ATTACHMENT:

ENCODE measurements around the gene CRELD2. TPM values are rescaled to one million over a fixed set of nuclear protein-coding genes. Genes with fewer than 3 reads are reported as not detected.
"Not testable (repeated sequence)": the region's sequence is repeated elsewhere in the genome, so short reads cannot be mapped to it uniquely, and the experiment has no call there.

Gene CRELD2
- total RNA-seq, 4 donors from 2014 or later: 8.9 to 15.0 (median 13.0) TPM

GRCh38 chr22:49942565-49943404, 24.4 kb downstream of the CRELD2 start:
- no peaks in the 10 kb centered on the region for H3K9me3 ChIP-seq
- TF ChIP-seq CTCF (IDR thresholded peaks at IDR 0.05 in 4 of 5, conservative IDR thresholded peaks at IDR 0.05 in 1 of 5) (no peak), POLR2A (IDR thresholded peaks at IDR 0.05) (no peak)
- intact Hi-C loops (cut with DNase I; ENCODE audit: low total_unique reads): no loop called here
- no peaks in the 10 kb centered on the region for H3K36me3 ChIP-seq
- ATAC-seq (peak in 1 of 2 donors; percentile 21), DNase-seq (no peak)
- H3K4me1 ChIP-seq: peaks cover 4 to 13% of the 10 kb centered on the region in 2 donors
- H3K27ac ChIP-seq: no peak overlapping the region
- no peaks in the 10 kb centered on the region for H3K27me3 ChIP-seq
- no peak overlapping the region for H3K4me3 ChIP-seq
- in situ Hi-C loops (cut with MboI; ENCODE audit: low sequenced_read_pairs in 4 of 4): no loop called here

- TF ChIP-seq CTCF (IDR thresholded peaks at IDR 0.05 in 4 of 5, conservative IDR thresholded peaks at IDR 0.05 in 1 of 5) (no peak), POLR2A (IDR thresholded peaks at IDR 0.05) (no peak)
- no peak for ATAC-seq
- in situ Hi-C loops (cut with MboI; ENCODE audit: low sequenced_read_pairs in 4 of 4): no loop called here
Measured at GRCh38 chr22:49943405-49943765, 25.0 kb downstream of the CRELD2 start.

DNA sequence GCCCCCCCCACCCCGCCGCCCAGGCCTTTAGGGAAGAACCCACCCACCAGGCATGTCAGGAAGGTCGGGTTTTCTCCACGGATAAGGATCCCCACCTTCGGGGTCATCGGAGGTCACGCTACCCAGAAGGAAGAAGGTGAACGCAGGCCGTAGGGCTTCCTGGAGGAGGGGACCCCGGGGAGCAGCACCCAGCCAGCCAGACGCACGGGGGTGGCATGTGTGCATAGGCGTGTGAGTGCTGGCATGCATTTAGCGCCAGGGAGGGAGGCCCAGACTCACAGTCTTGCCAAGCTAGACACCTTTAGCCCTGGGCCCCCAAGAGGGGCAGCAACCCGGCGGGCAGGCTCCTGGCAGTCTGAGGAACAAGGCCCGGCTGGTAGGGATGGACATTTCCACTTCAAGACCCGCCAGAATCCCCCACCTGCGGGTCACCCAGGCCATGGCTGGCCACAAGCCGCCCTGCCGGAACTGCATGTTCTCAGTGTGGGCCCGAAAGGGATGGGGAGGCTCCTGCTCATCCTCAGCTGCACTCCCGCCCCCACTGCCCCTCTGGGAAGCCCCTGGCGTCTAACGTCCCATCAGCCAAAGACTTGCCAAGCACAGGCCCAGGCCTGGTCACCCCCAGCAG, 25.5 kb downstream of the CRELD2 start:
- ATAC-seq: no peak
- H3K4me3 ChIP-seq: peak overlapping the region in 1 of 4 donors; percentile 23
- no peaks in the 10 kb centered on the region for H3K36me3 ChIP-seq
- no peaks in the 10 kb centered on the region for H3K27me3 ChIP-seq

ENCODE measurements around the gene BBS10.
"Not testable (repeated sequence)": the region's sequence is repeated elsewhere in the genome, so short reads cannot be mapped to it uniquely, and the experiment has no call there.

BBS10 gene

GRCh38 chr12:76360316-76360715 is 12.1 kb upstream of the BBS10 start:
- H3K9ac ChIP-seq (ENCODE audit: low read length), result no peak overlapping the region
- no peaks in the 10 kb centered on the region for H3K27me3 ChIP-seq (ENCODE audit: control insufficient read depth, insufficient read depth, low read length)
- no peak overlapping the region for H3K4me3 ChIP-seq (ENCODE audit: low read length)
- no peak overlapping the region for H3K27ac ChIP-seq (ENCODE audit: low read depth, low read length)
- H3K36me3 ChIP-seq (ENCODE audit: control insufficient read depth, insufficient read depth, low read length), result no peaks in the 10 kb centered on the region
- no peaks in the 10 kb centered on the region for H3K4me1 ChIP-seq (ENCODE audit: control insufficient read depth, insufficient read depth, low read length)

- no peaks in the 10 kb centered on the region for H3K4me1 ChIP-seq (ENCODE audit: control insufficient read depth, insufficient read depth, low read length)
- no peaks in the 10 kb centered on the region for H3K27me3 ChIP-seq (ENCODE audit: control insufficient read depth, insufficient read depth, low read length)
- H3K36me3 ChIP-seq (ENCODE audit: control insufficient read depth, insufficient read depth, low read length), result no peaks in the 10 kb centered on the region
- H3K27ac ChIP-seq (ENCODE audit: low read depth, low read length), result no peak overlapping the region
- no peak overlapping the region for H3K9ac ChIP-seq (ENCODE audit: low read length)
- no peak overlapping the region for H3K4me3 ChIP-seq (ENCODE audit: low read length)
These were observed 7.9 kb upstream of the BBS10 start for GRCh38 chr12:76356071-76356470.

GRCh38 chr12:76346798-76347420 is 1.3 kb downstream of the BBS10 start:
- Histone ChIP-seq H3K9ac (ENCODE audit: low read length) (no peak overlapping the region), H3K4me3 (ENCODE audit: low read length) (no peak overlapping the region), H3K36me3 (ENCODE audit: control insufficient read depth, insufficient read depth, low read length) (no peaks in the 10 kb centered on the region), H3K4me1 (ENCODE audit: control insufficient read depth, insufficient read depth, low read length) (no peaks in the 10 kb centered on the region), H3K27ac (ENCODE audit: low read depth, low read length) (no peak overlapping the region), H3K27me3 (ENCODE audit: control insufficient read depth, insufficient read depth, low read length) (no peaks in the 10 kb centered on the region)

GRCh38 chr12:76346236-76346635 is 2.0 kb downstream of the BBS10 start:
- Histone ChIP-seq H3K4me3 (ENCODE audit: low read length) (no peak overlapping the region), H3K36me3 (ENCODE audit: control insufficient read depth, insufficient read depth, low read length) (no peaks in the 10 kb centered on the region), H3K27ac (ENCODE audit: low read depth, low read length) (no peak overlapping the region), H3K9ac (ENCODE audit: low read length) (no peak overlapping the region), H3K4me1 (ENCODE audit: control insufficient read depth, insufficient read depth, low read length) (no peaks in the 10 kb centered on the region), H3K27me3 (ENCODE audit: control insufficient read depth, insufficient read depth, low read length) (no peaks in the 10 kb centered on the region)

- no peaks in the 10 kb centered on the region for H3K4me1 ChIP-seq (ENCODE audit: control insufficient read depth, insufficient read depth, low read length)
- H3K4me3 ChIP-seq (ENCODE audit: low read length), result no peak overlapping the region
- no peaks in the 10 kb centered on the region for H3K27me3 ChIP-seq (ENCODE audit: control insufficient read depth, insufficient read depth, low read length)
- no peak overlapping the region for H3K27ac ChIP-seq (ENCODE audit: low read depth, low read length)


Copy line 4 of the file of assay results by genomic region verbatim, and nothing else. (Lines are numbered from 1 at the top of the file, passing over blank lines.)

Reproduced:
- total RNA-seq, 4 donors from 2014 or later: 8.9 to 15.0 (median 13.0) TPM